Football coaches in Jammu & Kashmir enthused after RFYS-AIFC upskilling workshop
Football coaches from across Jammu & Kashmir were able to continue their engagement with the game in a virtual workshop earlier this week, designed to enhance their knowledge base and skills.
With on-ground activities stalled due to a lockdown in the wake of rising Covid-19 cases, Football coaches from across Jammu & Kashmir were able to continue their engagement with the game in a virtual workshop earlier this week, designed to enhance their knowledge base and skills. The three-day workshop, the first of its kind for coaches from Jammu & Kashmir, was organised by Reliance Foundation Youth Sports (RFYS) in collaboration with the Association of Indian Football Coaches (AIFC). It provided 32 coaches from educational institutes in Srinagar, Jammu, Pulwama, Kulgam, Anantnag Kathua, Shopia, Budgam and Baramula, a unique opportunity to interact with domain experts on different aspects of their role.
Over the course of two-hour sessions, the coaches were provided insight into the code of conduct expected from them towards players, parents, referees, and fellow coaches. Among other aspects the coaches were able to get insight on ways on how to create an impression through appropriate behaviour & effective communication; imparting life skills to their wards such as discipline, respect & personal control; the intricacies of player scouting; planning training sessions with clear objectives & discipline while creating a positive environment. The challenges of protecting children under their watch from physical, emotional, psychological, sexual and financial exploitation were also elaborated upon.
"In the four years I have spent working as a team manager and assistant coach, this was honestly the first such workshop I attended," said Sameer Gowhar from the Sports Council Football Academy in Anantnag. "There were a lot of things I wasn't aware of before that I learned through the experiences other coaches shared. Our focus is on talent identification among children in the 8-10 year age group, which was the primary reason behind starting our football school. We also focus on our relationships with their parents so we're able to guide the youth in the right direction."
"The workshop was extremely useful for coaches such as me, who are keen to stay updated with the latest developments in the game," added Rajinder Singh Badhwal, Head Coach, Jammu & Kashmir Sports Council Football Academy in Kathua. "I look forward to more such initiatives and am hopeful that we can implement our learnings towards development of the game in our respective districts."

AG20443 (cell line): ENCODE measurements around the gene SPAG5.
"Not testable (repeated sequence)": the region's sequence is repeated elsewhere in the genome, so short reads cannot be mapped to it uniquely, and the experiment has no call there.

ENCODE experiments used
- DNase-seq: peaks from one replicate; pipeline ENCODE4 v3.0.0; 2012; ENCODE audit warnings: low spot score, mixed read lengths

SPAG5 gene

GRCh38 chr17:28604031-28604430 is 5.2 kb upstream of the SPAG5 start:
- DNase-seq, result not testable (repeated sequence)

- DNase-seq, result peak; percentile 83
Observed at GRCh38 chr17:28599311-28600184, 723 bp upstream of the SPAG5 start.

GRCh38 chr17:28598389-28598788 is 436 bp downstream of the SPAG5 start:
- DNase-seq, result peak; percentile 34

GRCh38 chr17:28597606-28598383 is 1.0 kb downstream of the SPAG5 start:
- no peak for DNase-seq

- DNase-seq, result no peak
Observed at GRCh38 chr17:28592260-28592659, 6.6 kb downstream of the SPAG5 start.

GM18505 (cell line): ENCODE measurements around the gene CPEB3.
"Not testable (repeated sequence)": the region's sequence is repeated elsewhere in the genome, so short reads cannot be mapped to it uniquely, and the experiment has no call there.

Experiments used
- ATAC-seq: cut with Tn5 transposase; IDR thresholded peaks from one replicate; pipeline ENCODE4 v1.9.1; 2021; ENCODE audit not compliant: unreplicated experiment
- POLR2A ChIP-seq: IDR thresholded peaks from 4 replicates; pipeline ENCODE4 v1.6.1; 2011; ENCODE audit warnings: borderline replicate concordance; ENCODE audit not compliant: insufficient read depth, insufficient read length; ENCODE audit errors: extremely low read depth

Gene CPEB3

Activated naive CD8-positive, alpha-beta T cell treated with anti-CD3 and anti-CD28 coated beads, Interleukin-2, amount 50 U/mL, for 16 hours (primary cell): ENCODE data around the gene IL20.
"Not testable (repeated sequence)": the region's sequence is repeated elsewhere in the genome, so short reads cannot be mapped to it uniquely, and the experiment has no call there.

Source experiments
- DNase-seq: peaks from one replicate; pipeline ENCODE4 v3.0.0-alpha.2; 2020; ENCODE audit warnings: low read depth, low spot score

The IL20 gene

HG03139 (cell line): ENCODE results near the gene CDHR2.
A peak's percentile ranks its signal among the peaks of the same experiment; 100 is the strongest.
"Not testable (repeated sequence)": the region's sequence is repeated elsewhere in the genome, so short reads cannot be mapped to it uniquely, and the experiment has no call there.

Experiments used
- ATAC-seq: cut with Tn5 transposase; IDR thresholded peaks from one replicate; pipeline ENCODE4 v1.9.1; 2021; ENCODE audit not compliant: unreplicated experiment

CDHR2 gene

The sessions were conducted by two highly respected figures in Indian football, former international Mehrajuddin Wadoo and Sajid Dar, the former coach of the Indian national youth team as well as the national women's team, giving coaches who operate at grassroots level a rare chance to pick their minds. Wadoo, who played for India from 2005 to 2011, has a glittering CV that includes titles such as Federation Cup, IFA Shield and Nehru Cup. He was also a member of the Chennaiyin FC squad that won the ISL trophy in 2015 and is currently serving as assistant coach of Hyderabad FC. Dar, who represented Jammu & Kashmir in the Santosh Trophy, is an AIFF C License Coach Educator and an AFC A License holder.
"There are some good coaches around who are already doing a great job but we need to reach out to places where we don't have any qualified coaches," explained Dar "That is why we invited physical education teachers and former footballers also to be part of this workshop, because we strongly believe that they can do a great job in developing a football culture from an early age."
Jammu & Kashmir boasts of a robust footballing eco-system, with a four division structure comprising over 100 clubs that participate in leagues at district level. I-League club Real Kashmir FC and second division I-League club Lonestar Kashmir FC have spawned the dreams of kids across the region to pursue a professional career. The J&K Sports council has launched 22 centres where more than 6000 kids have been trained. One of those academies, State Football Academy, has been accredited with three stars from AIFF and two of its players are now part of the U-15 and U-16 Indian National Team. Teams from these academies feature in junior youth leagues in the country alongside junior teams from Real Kashmir FC and Lonestar Kashmir FC.
The workshop was conducted in line with RFYS' objective to improve the football eco-system around the country by empowering coaches and Physical Education teachers with better quality education to enable them to improve the quality of training given to the youth. With initiatives such as this in J&K, RFYS aims to fuel the unbridled enthusiasm and passion that the region has for football.